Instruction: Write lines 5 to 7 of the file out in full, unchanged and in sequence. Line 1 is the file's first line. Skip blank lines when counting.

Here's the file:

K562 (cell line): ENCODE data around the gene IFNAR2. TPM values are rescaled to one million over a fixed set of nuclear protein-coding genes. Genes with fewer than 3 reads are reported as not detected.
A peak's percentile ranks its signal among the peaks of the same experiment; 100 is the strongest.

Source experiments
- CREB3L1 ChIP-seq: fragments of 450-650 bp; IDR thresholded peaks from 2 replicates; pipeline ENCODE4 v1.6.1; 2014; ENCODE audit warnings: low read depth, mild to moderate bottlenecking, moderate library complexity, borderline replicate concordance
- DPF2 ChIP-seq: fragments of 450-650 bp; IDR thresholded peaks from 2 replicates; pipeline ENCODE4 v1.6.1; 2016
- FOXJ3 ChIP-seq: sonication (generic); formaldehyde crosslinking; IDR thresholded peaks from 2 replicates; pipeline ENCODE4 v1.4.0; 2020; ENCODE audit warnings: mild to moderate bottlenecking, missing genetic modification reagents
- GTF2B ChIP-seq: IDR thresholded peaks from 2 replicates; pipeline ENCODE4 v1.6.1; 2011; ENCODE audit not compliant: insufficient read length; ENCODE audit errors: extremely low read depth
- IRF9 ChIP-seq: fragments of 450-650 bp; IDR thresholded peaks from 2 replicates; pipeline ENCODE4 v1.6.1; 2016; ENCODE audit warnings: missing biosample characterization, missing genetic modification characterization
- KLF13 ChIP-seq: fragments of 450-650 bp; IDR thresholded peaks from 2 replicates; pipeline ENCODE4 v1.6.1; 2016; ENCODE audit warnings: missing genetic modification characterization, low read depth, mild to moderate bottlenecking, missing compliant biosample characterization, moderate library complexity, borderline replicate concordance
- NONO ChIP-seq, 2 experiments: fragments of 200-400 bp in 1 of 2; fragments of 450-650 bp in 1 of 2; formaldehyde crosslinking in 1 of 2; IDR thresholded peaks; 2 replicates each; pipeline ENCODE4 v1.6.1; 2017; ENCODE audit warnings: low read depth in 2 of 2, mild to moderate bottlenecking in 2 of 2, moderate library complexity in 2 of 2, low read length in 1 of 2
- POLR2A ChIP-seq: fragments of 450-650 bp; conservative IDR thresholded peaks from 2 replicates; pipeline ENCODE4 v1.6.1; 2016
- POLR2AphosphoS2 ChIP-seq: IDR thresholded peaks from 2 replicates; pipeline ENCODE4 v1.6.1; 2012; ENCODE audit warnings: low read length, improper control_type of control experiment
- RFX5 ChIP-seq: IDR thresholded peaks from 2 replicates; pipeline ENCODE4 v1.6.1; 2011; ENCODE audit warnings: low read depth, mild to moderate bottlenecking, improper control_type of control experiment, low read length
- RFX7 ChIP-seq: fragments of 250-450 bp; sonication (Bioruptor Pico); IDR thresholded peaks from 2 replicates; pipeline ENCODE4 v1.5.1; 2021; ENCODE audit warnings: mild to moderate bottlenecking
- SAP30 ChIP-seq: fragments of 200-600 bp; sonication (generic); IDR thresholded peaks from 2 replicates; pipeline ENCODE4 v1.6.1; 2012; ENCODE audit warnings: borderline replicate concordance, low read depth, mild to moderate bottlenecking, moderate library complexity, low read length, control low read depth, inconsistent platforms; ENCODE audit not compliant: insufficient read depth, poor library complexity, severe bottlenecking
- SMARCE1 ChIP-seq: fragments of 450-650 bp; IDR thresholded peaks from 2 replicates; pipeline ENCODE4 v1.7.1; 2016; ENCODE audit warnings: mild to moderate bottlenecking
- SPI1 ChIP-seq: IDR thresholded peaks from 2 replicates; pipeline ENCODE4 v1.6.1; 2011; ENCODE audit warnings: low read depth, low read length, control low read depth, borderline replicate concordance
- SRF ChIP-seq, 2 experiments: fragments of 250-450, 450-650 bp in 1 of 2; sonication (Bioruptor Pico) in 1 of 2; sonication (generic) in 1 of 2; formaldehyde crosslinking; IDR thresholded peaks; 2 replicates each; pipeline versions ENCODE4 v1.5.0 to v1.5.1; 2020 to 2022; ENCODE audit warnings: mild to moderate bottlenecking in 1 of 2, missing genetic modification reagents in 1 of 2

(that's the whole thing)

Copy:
- DPF2 ChIP-seq: fragments of 450-650 bp; IDR thresholded peaks from 2 replicates; pipeline ENCODE4 v1.6.1; 2016
- FOXJ3 ChIP-seq: sonication (generic); formaldehyde crosslinking; IDR thresholded peaks from 2 replicates; pipeline ENCODE4 v1.4.0; 2020; ENCODE audit warnings: mild to moderate bottlenecking, missing genetic modification reagents
- GTF2B ChIP-seq: IDR thresholded peaks from 2 replicates; pipeline ENCODE4 v1.6.1; 2011; ENCODE audit not compliant: insufficient read length; ENCODE audit errors: extremely low read depth